Mercedes-Benz has revealed VAN.EA, a modular, scalable, architecture for its electric vans. Short for Van Electric Architecture, the new platform will be used to build all newly-developed vans from Mercedes-Benz starting in 2026.
Here, the OEM’s Mercedes-Benz Vans division confirmed that all future midsize and large vans, for both private and commercial purposes, will be built on VAN.EA. Ultimately, it is aiming for these vans, and others built on the platform, to add value for its customers and to their individual needs from it. In integrating VAN.EA more closely into its product portfolio, Mercedes-Benz Vans plans to reduce the complexity of its current portfolio of purpose-built EVs. Through this activity, the company expects to reduce the number of portfolio variants by more than 50%, when compared to its current line-up of ICE vans while covering the same set of use cases for its customers.
VAN.EA itself will focus on helping electric vans achieve enhanced efficiency and performance across numerous elements – including aerodynamics, drivetrain, tires, and the chassis. Focusing on these areas will similarly support a key goal for Mercedes-Benz Vans has for the platform – to help the vehicle built on it reach a high all-electric driving range with an optimal battery capacity. Another key quality of VAN.EA is its modularity and scalability, which will enable enhanced scale effects and synergies through the introduction of more efficient process across the development and production cycles.
The platform is made up of three key modules, with one located at the front, another at the center, and another at the rear. Its front module houses the van’s powertrain and front axle – both of which are retained across all variants of VAN.EA in an optimized common parts strategy. The center module scales the vehicle length and is where the standardized battery case can be found. Inside the case, high-voltage batteries of different capacities can be installed according to the customer’s requirements. The rear module will be available in two versions – one of which offers an electric motor tailored for the platform’s AWD variants, and another without this motor works to support its FWD variants. The customization offered to customers through these modules aims to provide a clear differentiation between the vans built for private and commercial use, while maximizing synergies.
In its VAN.EA-P variant, the platform caters for privately positioned vans in the midsize segment and targets a broad range of consumers, including lifestyle-oriented customers, those looking for a mobile office, and families travelling to leisure-active activities. In supporting such activities, both inside and outside cities, VAN.EA-P is expected to offer more than 310 miles (500 kilometers) of electric driving range. The variant’s integrated chip-to-cloud architecture, MB.OS, leverages its ‘always on’ functionality to further serve this purpose and handle a variety of everyday challenges. At market launch, Mercedes-Benz has said that this version will provide assisted driving capabilities rated at SAE Level 2, while it plans for additional capabilities rated at SAE Level 3 to be realized before the end of the decade.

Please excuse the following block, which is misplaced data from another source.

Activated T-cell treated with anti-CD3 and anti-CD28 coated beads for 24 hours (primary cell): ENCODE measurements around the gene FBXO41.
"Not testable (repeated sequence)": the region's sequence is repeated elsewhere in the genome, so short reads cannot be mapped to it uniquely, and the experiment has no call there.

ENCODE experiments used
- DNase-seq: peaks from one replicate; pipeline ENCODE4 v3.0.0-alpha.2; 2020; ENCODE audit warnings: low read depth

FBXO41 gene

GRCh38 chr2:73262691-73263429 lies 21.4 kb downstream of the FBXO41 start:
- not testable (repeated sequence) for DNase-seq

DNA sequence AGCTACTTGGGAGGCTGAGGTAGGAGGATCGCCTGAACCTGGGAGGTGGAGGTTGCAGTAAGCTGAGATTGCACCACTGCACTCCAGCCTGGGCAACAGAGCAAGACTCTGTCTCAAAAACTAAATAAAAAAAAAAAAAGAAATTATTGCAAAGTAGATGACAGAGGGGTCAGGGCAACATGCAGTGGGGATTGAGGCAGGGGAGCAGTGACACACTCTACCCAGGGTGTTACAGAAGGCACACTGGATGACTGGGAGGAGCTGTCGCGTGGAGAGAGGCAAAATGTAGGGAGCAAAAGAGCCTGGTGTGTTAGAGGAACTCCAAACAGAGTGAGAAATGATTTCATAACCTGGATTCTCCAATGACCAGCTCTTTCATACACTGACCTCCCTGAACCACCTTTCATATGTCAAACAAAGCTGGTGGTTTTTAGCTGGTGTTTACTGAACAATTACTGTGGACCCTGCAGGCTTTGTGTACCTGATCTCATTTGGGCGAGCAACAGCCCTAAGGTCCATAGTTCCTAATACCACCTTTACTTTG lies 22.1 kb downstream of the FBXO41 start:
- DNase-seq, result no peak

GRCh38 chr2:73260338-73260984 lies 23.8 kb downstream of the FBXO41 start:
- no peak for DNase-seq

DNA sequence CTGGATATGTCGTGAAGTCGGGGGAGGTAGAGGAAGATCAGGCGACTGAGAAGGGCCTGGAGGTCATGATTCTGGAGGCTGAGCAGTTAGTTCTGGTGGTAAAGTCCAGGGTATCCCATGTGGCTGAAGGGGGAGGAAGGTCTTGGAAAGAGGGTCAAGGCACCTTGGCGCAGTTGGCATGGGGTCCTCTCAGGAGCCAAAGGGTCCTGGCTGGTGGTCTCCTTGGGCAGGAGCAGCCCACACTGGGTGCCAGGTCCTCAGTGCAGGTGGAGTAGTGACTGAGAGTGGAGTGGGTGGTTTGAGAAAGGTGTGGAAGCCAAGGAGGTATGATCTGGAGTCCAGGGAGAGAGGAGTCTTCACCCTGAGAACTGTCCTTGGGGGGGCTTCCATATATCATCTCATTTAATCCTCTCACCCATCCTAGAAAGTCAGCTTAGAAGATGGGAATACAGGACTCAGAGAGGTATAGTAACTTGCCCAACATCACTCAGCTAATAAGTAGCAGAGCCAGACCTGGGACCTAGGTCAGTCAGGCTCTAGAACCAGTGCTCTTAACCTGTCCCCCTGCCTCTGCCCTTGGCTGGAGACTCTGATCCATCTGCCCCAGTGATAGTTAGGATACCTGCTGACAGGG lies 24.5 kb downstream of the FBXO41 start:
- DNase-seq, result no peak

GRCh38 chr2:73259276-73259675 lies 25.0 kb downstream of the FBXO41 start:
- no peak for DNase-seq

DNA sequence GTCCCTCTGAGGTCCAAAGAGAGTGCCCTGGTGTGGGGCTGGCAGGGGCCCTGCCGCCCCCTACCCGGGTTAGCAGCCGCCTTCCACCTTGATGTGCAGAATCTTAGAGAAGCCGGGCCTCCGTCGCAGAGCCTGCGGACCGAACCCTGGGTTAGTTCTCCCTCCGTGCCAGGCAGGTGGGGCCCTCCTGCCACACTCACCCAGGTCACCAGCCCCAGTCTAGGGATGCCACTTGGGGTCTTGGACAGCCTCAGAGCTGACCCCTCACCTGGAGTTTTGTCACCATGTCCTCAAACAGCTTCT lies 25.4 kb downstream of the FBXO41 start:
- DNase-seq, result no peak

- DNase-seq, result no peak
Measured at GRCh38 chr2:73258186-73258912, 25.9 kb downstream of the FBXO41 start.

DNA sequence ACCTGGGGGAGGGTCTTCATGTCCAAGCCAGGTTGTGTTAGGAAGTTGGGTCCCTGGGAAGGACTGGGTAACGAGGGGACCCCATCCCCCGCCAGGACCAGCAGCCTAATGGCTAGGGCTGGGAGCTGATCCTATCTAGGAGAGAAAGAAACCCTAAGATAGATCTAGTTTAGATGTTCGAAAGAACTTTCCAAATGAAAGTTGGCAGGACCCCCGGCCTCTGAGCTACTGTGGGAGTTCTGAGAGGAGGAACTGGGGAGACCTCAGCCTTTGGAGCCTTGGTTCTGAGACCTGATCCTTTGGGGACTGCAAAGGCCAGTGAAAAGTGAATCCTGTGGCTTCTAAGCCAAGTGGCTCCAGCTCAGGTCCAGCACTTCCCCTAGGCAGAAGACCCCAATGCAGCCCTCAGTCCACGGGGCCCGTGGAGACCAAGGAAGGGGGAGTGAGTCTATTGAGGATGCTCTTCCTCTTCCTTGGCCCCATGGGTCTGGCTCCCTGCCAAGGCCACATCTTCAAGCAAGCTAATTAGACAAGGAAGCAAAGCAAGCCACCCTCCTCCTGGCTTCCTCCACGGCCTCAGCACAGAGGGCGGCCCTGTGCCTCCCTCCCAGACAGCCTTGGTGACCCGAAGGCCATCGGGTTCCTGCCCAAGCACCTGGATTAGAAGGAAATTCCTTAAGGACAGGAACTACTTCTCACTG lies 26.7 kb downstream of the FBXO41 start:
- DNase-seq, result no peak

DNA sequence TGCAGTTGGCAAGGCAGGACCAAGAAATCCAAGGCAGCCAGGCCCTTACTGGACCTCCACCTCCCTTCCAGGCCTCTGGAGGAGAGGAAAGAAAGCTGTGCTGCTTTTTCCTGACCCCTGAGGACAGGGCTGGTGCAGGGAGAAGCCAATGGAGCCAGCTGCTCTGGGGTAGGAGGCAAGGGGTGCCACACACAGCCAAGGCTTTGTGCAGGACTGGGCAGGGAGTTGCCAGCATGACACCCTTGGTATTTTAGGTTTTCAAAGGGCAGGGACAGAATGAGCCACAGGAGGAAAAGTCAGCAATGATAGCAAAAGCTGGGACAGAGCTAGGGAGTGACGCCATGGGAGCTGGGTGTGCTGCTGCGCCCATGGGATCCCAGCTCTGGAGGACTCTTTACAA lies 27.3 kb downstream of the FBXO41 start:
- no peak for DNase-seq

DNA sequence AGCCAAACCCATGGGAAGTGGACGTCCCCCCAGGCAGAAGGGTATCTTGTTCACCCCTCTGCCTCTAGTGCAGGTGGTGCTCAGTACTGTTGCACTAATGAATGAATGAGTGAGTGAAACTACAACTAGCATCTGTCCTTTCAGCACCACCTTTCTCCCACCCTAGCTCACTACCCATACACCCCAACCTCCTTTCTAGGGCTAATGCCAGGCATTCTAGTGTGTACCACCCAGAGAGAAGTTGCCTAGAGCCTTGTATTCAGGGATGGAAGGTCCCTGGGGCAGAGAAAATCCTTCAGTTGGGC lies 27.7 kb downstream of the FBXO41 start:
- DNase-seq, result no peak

For commercial customers, the VAN.EA-C variant offers benefits in functionality, reach, payload, and cargo space. Designed as a base for premium commercial vans in the midsize and large segments, it serves a more precise set of purposes than its private counterpart – offering various configurations and upfitter solutions for courier, express, and parcel (CEP) delivery vehicles; ambulances; eGrocery vans; municipal vans; flatbed vans; lifting platforms; RVs, and more. The version of MB.OS found in VAN.EA-C offers additional digital features, including access to third-party apps. While offering the same SAE Level 2 functions at market launch as VAN.EA-P, Mercedes-Benz is looking to realize SAE Level 4 functionality for this variant by the end of the decade. In doing so, it hopes to highlight the business potential of driverless transportation. In addition to these two variants, Mercedes-Benz Vans also plans to develop a variant of the platform tailored to the CEP industry focused on its upper price bands.
While offering a flexible, modular, solution to electric van architecture, VAN.EA will also play a key role in the strategies and goals of Mercedes-Benz Vans. Here, it will help the division increase its sales by 2030 and expand its product portfolio through the addition of new, VAN.EA-based, commercial vans. In the U.S. and China, it plans to provide private vans based on the platform in a luxury positioning to meet the expectations of its customers in both regions. For the U.S. market in particular, Mercedes-Benz Vans will use VAN.EA to develop an all-new privately positioned midsize luxury van. In addition to these vehicles, it will also use the platform to expand its portfolio of ex-factory camper vans, with plans to develop a new line of all-electric large and midsize models that use it as a base.
The platform’s production and manufacturing operations will take place at different plants across Europe. The Mercedes-Benz Vans plant in Jawor, Poland will act as a production site for large vans based on VAN.EA and operate as a net carbon neutral facility. At the Mercedes-Benz plant in Düsseldorf, Germany, a large cab chassis based on the platform will be built – while its plant in Ludwigsfelde will shift its focus and become a competence center for eVan customization. Supporting these operations is the Mercedes-Benz Vans plant in Vitoria, Spain, which will build VAN.EA-based midsize vans. While the company confirmed that other plants will follow, details of these plans have yet to be shared.